You can always tell what day of the week it is by peaking your head into Alleycatz Live Jazz Bar's modern dining room. On Mondays, salsa bounces off the eatery's vibrant red oak and exposed-brick walls as instructors lead groups in free dance lessons. Jazz musicians improvise on Tuesdays, blues singers take the stage on Wednesdays, and soul and R&B bands please cochlear passageways on Thursdays. Fridays and Saturdays end the week by featuring a rotating melange of genres and top 40 hits.
Of course, this up-tempo atmosphere is fueled by food inspired by the Mediterranean, where some anthropologists believe music also exists. Just like jazz players enjoy slipping extra notes into their solos, executive chef Michael Skan isn't afraid to add his own little flourishes to classic items. He gives the fresh-made pasta dishes playful names like "Sexy Spaghettini"—which comes mixed with tiger Shrimp, grilled chicken, and a spicy cilantro olive oil—and deep fries New York-style cheesecakes. The bartenders share Chef Skan's creative flair, mixing signature martins such as the "Orgasmic Catz," an amalgamation of raspberry vodka, Cointreau, Champagne, lime, and cranberry.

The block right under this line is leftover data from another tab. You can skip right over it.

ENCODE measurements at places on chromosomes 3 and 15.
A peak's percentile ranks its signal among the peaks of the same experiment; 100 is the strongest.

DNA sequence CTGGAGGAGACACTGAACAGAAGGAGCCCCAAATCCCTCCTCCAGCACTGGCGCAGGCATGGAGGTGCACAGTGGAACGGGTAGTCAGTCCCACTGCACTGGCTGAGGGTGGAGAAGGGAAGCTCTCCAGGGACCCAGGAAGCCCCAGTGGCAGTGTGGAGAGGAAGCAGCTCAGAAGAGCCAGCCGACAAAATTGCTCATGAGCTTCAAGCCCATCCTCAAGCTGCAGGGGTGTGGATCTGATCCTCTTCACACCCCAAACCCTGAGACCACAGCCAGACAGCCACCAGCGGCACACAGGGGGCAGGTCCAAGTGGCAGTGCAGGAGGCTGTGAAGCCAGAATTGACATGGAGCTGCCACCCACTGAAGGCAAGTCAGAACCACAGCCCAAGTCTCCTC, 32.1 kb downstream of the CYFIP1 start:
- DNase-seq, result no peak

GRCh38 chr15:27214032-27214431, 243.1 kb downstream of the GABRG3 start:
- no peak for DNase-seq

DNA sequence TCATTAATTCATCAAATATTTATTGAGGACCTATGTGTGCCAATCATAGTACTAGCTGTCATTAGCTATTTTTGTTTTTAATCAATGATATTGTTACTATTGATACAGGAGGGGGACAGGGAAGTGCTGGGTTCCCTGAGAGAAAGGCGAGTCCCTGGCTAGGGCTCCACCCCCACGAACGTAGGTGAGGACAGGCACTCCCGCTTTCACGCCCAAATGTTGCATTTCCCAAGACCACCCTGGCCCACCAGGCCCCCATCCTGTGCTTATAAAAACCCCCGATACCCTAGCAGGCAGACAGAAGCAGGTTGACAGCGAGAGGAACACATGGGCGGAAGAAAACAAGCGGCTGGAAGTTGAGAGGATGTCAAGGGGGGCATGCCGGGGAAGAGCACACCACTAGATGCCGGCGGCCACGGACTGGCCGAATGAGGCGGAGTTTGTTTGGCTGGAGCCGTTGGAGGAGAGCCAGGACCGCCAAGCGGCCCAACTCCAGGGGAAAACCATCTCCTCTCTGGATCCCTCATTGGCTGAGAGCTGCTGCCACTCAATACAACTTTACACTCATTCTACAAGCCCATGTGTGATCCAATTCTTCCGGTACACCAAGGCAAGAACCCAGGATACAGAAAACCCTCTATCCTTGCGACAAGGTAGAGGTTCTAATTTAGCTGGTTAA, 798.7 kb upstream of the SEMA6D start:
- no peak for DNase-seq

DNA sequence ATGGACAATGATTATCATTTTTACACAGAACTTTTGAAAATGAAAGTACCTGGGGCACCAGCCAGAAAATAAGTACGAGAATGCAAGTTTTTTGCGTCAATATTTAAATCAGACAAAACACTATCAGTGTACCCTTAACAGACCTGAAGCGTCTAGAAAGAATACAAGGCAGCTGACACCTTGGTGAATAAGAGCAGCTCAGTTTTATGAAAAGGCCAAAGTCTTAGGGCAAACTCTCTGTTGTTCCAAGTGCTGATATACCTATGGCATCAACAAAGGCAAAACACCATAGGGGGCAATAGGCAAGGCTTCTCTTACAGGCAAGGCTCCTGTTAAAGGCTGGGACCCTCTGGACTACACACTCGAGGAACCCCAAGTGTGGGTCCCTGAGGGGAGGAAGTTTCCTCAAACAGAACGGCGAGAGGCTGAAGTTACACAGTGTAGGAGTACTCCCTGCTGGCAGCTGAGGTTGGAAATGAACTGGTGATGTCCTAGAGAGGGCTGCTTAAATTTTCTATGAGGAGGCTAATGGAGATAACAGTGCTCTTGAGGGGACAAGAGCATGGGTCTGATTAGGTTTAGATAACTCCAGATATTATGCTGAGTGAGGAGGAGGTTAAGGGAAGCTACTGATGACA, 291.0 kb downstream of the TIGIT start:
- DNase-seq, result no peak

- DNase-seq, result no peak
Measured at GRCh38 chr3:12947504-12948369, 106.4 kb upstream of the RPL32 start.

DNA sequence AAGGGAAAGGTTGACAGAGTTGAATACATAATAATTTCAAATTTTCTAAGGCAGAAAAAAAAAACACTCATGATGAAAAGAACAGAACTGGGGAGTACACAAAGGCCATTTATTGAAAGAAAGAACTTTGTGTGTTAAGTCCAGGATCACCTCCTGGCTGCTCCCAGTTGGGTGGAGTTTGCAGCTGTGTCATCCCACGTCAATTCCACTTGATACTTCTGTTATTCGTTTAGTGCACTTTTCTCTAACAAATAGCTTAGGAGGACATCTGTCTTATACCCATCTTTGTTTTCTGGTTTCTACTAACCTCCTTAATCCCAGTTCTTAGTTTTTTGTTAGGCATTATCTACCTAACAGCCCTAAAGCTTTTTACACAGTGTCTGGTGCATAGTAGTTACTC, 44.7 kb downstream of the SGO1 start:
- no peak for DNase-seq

Since opening as the Bonita Theatre in 1911, the city's oldest movie house has undergone numerous transformations, most recently screening Chinese and Hindi films throughout the '80s and '90s and Tamil-language films in the current millennium. Big Picture Cinema is its latest incarnation, specializing in independent and world cinema. Grinder Coffee, the theatre's next door neighbour, concocts gourmet concessions, meals, and coffee for moviegoers before they saunter down the theatre's wood-to-concrete floor and sink into one of 295 seats, lined with marine blue corduroy.
As 5.1 Dolby digital surround sound orbits the audience, 35mm and digital projectors showcase premieres of films that eschew traditional Hollywood fare, including a monthly horror film series in partnership with Fangoria Magazine and weekly Bollywood film reels discovered in the theatre basement during renovations. Local artists also showcase their work each Wednesday followed by coffee and discussion sessions with the audience, where they can ask guest moviemakers about the creative process or how to talk actors out of staying in pirate character during visits to the dentist.
Wanting to fuse Mediterranean hospitality with modern elegance, the owners of Zemra Bar Lounge took design plans into their own hands, opening their walls and stage to local artists and musicians. Subdued light bounces off red and goldenrod walls dotted with paint, highlighting the friendly wait staff as they bustle between the dining room and kitchen. Inside the culinary chemistry lab, chefs Ghandour and Brunke prepare pastas, steaks, chops, and seafood from a menu of fine Pan-Mediterranean fare. To compliment the cuisine, the chefs recommend a variety of wines or one of the bar master's signature cocktails. Events such as the open mic on Wednesdays and live music on Fridays create a festive atmosphere while reflecting the local community, their talents, penchant for creativity, and ability to whistle in Italian.